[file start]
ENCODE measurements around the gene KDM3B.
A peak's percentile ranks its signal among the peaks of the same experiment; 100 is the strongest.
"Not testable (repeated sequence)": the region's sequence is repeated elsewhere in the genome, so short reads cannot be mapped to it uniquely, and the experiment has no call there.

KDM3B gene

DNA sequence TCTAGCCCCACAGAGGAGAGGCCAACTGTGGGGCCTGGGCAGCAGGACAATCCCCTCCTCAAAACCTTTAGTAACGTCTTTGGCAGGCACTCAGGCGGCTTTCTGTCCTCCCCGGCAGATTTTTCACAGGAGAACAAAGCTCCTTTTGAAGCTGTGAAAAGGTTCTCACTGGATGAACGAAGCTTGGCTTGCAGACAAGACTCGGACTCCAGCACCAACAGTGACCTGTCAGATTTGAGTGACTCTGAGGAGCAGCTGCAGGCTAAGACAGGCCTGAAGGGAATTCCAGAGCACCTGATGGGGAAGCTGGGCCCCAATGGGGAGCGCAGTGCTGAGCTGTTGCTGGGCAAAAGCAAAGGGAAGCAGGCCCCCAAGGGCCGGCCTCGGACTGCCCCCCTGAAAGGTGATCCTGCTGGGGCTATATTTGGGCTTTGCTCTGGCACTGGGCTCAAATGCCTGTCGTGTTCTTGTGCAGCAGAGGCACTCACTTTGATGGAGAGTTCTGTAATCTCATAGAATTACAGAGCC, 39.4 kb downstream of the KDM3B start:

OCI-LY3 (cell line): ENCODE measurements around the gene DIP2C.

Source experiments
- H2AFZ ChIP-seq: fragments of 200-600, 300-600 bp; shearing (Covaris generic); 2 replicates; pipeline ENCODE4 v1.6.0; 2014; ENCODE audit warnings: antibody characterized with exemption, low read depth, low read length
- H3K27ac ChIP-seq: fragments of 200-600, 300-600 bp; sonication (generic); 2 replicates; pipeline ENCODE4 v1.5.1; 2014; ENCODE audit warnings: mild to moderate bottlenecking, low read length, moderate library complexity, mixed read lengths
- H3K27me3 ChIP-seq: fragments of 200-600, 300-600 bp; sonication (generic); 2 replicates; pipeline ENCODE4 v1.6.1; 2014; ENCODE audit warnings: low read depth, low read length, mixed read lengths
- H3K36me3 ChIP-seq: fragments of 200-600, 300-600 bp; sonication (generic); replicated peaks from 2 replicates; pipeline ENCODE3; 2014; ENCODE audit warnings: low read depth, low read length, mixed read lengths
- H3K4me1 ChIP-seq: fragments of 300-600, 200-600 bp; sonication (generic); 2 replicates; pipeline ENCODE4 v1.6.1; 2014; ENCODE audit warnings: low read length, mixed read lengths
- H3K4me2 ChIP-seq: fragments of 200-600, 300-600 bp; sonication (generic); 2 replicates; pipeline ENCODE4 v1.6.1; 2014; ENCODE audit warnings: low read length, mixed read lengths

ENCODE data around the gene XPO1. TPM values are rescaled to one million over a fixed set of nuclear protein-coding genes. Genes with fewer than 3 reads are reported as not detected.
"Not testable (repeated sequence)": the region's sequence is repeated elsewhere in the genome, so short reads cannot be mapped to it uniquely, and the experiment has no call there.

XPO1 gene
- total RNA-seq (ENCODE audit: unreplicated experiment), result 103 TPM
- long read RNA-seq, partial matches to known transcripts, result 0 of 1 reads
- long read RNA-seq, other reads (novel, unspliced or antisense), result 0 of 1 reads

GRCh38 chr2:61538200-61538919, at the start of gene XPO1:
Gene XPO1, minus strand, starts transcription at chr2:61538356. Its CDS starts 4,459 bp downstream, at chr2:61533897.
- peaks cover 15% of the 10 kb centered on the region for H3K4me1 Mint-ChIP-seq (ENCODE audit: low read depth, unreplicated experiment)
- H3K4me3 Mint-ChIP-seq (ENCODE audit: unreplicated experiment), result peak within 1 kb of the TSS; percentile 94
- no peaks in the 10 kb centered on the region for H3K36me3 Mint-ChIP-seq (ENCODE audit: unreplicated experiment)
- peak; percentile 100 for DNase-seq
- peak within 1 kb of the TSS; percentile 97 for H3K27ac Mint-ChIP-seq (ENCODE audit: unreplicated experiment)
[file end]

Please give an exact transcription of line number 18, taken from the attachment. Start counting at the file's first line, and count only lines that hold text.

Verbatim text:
- long read RNA-seq, partial matches to known transcripts, result 0 of 1 reads